Carolyn Waters

Carolyn Waters
Count Me In

By Karen Nugent
May 2010

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I met Carolyn Waters at a nearby club one night through an old friend (full disclosure: this friend, Trish English, plays bass on four tracks on this disc). Ms. Waters was watching a rock band with us but graciously offered me a copy of her debut disk without knowing my connection to the Boston Blues Society. While I was fairly certain it would not be a full-fledged blues album, I forged ahead and I'm glad I did.

Her voice is amazing, captivating, compelling—any superlative will fit. I don't believe I have heard such a rich, velvety, and yes—bluesy—voice locally in years. Nor have I heard a voice so full of emotion on some heavy topics, including the powerful “Highway Rain” which is about a woman leaving her child's father: “I heard the news last night from my dear mother / Made my heart stand still. She said 'my child, I'll be leaving your father / I have nothing left inside to feel.'” In an email, Ms. Waters told me the song is based on personal experience, and things told in her family by close female relatives facing the same decisions. “It is probably the most personal (song) on the CD, and I get emotional every time I perform it” she said.

Guess what? All 14 songs are originals: the title track starts the record out, and it ends with a short reprise. Topics range from politics to divorce to the inspirational, and they are all thoughtful. The disc starts out more folksy than bluesy, however, and really has just four blues-like songs, including “Highway Rain.” My favorite is “Generations”, which begins with some mysterious hoo-doo or perhaps African-like percussion and moaning. It reminds me of a real old pre-blues spiritual. Some Koko Taylor-like growls, not easy to do, add to the mood.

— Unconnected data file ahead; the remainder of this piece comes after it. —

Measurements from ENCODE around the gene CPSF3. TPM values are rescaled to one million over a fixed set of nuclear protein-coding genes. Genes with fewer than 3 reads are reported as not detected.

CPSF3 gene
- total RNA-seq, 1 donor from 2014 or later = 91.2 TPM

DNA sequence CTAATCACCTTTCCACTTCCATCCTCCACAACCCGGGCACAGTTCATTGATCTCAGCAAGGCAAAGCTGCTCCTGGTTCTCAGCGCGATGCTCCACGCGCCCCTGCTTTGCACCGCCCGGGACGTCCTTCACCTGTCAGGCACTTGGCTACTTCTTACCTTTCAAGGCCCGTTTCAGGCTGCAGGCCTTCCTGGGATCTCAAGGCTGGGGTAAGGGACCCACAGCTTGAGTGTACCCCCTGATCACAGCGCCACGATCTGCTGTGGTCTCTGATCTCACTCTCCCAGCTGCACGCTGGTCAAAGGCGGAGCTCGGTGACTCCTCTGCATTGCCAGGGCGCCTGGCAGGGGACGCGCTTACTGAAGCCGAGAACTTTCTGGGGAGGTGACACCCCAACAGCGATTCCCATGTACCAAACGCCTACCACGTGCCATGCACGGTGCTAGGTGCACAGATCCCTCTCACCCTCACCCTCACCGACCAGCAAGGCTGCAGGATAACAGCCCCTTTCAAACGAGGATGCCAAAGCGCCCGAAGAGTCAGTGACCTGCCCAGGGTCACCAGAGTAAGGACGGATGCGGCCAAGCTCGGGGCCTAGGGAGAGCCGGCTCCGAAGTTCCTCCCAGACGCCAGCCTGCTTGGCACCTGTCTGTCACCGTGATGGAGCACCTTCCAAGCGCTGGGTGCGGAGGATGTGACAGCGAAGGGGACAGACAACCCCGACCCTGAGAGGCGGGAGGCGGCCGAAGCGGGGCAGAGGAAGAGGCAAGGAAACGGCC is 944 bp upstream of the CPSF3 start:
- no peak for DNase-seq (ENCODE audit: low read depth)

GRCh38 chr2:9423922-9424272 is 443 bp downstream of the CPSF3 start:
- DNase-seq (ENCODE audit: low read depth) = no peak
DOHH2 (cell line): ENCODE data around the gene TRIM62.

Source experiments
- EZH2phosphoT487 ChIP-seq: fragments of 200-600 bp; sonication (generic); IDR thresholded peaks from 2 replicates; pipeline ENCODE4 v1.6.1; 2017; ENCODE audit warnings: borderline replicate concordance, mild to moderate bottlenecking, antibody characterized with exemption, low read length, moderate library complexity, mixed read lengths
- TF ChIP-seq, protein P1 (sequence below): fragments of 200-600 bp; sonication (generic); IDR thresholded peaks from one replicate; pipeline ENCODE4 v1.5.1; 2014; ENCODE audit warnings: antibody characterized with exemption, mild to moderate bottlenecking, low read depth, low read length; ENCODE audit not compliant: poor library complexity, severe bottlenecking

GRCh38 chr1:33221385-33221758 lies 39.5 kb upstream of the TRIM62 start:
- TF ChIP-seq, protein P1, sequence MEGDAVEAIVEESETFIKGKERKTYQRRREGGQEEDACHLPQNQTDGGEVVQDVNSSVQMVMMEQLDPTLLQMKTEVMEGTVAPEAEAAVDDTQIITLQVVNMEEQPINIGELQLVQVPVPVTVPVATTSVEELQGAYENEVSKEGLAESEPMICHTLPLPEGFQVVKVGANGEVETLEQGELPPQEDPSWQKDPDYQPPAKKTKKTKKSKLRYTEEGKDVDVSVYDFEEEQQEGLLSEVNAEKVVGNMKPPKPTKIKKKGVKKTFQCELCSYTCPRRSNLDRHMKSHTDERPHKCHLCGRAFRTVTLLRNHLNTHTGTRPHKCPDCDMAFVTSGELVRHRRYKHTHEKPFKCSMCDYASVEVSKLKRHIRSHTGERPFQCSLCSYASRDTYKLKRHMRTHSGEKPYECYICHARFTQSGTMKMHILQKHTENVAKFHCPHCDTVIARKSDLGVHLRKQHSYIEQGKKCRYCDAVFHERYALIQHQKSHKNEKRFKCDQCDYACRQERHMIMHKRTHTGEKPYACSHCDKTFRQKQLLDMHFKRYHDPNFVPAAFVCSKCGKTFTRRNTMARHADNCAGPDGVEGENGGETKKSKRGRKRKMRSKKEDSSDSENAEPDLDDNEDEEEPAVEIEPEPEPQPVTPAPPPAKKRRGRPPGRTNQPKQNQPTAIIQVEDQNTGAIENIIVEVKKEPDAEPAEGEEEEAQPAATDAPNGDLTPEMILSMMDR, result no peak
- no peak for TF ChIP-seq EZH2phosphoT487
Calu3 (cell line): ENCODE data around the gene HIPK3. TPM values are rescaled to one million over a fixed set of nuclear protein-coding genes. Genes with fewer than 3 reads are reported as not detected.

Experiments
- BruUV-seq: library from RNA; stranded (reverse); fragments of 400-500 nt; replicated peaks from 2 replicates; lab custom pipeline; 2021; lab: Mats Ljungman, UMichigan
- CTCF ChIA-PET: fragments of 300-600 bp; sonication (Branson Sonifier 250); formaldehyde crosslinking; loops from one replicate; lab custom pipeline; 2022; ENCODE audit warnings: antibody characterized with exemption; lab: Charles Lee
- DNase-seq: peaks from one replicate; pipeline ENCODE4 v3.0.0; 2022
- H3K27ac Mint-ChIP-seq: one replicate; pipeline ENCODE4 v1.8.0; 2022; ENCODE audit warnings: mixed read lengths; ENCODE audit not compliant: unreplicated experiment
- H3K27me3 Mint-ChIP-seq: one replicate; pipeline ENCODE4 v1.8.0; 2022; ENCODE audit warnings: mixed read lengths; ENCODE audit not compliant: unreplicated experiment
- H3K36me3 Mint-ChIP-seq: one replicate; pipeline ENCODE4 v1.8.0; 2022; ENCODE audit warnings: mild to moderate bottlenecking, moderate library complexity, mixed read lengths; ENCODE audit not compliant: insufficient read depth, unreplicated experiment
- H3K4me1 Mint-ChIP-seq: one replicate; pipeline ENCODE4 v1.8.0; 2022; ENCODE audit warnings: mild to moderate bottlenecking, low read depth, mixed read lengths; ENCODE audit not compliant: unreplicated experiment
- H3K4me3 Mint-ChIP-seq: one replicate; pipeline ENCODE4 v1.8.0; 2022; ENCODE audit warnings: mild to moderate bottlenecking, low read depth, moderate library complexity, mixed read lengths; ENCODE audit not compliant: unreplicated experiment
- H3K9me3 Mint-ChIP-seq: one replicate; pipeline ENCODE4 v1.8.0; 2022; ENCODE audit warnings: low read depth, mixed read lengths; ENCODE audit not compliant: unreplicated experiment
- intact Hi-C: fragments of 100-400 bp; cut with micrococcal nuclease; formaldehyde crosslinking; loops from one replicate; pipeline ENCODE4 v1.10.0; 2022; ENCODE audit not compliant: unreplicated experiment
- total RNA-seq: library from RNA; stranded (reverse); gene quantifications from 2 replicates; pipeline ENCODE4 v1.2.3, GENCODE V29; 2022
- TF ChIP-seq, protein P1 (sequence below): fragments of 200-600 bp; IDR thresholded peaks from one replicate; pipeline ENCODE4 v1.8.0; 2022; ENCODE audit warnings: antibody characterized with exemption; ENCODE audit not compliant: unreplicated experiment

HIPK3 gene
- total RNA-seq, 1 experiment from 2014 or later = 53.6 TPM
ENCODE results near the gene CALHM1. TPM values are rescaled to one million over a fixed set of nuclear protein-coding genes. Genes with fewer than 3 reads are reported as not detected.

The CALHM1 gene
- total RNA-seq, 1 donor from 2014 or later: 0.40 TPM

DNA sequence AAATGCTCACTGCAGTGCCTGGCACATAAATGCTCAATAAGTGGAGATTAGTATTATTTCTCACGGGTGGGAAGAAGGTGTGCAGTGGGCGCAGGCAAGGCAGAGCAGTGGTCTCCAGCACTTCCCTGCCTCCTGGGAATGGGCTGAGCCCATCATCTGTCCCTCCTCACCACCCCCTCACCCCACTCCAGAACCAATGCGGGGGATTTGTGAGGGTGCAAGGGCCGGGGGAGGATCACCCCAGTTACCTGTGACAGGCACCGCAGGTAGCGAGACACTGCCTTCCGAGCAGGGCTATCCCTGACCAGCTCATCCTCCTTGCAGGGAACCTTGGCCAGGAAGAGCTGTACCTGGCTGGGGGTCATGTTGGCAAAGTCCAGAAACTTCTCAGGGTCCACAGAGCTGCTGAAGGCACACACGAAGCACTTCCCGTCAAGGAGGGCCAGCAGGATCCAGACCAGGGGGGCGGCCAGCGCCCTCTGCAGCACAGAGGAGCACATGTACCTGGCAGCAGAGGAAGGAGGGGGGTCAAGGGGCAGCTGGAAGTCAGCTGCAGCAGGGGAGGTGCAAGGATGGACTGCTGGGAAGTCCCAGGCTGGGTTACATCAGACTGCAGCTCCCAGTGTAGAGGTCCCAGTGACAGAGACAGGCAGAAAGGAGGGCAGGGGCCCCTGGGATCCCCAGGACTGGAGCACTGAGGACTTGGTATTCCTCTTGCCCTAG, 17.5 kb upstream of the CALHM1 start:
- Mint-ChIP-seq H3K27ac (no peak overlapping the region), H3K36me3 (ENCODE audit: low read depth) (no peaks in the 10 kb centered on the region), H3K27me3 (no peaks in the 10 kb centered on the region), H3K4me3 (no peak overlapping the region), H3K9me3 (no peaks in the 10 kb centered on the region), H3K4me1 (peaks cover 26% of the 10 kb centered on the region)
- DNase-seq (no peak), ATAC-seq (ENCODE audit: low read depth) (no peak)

“With Style,” a cleverly-written jazz number, seems to be a metaphor for a woman's life with a man via lyrics about hair care products and hairdos. Then there's “Bad Stuff,” featuring Trish, my friend from junior high, and only Trish (with some finger snapping) accompanying Ms. Waters a cappella on this beatnik-like tune. There are some good rhythm and bass lines, even if I am biased.

Ms. Waters, a Philadelphia native who lives in Central Massachusetts, is a relative newcomer to music although she has been singing and storytelling in coffeehouses, restaurants and at open mic sessions for a few years. She said she really started to develop musically at the WUMB-sponsored Summer Acoustic Music Week camp in New Hampshire. Each summer when she returned, people would ask when she was going to make a CD. It is also where she met Trish English, along with some of the many musicians (perhaps 20) on this disc.

All I can say is: Carolyn, make that group into a blues band!

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